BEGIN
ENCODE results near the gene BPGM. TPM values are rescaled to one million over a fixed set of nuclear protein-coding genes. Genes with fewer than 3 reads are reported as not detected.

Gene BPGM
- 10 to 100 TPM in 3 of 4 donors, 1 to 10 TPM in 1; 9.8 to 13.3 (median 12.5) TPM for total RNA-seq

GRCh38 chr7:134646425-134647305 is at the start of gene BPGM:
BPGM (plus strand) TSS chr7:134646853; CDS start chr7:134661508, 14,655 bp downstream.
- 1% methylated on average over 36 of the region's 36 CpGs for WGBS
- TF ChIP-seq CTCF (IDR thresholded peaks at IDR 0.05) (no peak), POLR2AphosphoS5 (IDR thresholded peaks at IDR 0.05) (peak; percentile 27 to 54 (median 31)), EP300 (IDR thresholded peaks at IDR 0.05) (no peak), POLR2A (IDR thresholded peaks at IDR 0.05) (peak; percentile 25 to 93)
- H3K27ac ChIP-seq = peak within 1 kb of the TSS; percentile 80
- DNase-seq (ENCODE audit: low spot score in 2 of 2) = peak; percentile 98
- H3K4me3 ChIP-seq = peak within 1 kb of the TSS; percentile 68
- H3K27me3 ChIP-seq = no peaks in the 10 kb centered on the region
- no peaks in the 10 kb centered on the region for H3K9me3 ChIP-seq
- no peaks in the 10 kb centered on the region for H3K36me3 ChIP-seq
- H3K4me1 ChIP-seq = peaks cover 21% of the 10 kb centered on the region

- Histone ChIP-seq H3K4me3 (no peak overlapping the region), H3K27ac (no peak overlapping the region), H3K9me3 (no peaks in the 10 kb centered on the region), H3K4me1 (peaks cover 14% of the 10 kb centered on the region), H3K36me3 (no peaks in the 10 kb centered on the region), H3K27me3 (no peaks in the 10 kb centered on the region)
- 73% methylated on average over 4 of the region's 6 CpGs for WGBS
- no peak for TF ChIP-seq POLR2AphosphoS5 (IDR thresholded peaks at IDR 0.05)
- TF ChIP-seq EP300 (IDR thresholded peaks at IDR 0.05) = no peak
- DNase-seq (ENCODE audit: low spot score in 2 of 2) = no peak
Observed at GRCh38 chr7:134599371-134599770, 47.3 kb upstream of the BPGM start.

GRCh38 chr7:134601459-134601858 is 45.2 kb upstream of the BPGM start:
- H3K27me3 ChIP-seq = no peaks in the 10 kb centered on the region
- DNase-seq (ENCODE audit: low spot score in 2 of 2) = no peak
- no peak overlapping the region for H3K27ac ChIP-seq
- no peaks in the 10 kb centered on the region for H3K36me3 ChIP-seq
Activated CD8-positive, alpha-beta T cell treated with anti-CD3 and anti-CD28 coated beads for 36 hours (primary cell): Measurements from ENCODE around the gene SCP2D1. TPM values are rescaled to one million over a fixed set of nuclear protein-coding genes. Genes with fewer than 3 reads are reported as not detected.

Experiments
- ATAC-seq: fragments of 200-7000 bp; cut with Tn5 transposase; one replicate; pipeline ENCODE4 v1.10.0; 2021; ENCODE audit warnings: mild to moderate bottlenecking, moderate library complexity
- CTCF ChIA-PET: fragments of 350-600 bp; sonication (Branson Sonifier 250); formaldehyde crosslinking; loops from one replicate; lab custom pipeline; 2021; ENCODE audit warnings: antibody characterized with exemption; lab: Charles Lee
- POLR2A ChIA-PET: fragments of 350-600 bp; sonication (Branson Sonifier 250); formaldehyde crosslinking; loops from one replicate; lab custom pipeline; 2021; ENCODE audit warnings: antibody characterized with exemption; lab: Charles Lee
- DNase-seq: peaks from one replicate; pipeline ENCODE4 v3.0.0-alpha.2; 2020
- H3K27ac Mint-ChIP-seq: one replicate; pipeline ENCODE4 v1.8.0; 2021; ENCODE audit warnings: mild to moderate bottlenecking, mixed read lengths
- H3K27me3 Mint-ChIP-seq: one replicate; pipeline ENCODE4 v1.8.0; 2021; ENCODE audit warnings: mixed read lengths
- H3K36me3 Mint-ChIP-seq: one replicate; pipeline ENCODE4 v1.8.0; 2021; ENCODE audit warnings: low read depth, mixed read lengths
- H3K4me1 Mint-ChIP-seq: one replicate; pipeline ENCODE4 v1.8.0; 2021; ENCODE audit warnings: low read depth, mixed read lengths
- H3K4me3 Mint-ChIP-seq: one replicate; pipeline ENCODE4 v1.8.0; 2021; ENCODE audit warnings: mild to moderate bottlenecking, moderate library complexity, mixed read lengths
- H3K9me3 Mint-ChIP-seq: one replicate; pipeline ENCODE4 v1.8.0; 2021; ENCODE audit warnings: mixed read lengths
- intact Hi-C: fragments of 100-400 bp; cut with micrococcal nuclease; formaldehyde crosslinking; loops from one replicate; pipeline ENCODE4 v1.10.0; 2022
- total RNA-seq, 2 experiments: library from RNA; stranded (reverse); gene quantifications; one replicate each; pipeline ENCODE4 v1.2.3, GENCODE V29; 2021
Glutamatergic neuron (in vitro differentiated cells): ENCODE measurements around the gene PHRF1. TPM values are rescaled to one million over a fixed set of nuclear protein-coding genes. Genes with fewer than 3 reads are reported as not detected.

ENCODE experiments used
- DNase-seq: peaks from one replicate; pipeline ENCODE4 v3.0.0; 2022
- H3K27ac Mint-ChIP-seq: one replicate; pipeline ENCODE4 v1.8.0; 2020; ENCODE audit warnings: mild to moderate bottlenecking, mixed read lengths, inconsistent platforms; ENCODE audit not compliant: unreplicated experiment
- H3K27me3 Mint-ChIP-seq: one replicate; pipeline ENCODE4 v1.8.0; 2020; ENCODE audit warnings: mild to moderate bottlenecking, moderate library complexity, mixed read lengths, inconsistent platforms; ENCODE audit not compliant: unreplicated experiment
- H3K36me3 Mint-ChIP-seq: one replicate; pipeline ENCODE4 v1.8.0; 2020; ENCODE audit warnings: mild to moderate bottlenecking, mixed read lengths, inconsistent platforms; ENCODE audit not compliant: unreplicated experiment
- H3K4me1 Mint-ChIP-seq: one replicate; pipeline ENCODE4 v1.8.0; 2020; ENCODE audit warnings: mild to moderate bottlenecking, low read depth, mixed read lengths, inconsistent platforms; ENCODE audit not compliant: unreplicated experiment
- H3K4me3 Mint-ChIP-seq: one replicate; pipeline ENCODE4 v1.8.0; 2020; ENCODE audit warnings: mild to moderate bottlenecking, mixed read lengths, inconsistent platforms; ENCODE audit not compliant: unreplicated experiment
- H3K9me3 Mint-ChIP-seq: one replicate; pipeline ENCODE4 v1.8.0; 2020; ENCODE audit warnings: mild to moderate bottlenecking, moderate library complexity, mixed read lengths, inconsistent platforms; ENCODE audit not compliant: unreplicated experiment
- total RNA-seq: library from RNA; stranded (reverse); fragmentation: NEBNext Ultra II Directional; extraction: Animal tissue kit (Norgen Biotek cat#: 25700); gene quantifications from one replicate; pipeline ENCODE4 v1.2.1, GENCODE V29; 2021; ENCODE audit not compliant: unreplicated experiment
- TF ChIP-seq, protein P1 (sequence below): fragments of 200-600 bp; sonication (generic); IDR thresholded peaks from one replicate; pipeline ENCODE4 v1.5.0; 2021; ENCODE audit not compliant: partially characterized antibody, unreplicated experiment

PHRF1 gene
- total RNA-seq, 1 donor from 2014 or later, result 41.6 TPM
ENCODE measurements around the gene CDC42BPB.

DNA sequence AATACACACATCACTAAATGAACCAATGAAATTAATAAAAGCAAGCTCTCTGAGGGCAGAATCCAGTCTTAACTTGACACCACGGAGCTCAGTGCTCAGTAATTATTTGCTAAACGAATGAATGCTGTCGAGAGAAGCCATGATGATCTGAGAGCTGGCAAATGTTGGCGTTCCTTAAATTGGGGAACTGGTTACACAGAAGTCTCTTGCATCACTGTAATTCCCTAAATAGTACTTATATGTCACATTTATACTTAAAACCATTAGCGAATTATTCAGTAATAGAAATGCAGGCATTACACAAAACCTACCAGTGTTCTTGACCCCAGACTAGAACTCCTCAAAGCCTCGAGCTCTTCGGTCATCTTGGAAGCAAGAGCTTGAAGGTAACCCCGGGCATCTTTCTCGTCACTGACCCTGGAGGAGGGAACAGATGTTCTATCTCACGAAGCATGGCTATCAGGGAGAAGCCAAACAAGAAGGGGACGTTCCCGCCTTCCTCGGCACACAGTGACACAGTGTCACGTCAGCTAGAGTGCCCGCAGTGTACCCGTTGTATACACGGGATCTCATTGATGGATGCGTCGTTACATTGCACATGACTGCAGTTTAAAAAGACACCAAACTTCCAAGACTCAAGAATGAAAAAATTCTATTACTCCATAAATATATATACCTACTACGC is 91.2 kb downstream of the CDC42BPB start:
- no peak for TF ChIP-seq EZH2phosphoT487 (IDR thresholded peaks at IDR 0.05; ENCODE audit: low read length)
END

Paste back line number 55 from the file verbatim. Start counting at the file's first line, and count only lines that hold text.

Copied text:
- no peak for TF ChIP-seq EZH2phosphoT487 (IDR thresholded peaks at IDR 0.05; ENCODE audit: low read length)